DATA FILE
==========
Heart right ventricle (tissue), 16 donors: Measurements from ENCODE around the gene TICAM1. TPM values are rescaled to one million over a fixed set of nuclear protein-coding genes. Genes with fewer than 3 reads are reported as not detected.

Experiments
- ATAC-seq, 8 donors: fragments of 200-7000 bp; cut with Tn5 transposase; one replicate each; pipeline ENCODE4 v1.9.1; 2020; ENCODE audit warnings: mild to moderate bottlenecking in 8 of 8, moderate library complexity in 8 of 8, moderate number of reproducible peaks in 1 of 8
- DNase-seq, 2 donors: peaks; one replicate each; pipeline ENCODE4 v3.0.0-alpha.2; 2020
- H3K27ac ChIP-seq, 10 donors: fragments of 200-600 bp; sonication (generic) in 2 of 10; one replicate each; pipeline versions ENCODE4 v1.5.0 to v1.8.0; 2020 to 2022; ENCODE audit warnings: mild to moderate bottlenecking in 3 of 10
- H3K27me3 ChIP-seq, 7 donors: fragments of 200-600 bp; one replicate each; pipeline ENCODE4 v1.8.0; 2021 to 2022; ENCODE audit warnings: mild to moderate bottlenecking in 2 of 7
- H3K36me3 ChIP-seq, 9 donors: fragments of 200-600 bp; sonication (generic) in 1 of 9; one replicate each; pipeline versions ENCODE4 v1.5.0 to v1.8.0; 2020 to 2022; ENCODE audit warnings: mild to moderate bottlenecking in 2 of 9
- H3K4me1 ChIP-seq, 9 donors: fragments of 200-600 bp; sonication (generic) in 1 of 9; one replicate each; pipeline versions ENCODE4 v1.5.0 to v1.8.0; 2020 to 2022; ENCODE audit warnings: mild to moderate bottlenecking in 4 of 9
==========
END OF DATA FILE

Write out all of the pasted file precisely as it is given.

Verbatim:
Heart right ventricle (tissue), 16 donors: Measurements from ENCODE around the gene TICAM1. TPM values are rescaled to one million over a fixed set of nuclear protein-coding genes. Genes with fewer than 3 reads are reported as not detected.

Experiments
- ATAC-seq, 8 donors: fragments of 200-7000 bp; cut with Tn5 transposase; one replicate each; pipeline ENCODE4 v1.9.1; 2020; ENCODE audit warnings: mild to moderate bottlenecking in 8 of 8, moderate library complexity in 8 of 8, moderate number of reproducible peaks in 1 of 8
- DNase-seq, 2 donors: peaks; one replicate each; pipeline ENCODE4 v3.0.0-alpha.2; 2020
- H3K27ac ChIP-seq, 10 donors: fragments of 200-600 bp; sonication (generic) in 2 of 10; one replicate each; pipeline versions ENCODE4 v1.5.0 to v1.8.0; 2020 to 2022; ENCODE audit warnings: mild to moderate bottlenecking in 3 of 10
- H3K27me3 ChIP-seq, 7 donors: fragments of 200-600 bp; one replicate each; pipeline ENCODE4 v1.8.0; 2021 to 2022; ENCODE audit warnings: mild to moderate bottlenecking in 2 of 7
- H3K36me3 ChIP-seq, 9 donors: fragments of 200-600 bp; sonication (generic) in 1 of 9; one replicate each; pipeline versions ENCODE4 v1.5.0 to v1.8.0; 2020 to 2022; ENCODE audit warnings: mild to moderate bottlenecking in 2 of 9
- H3K4me1 ChIP-seq, 9 donors: fragments of 200-600 bp; sonication (generic) in 1 of 9; one replicate each; pipeline versions ENCODE4 v1.5.0 to v1.8.0; 2020 to 2022; ENCODE audit warnings: mild to moderate bottlenecking in 4 of 9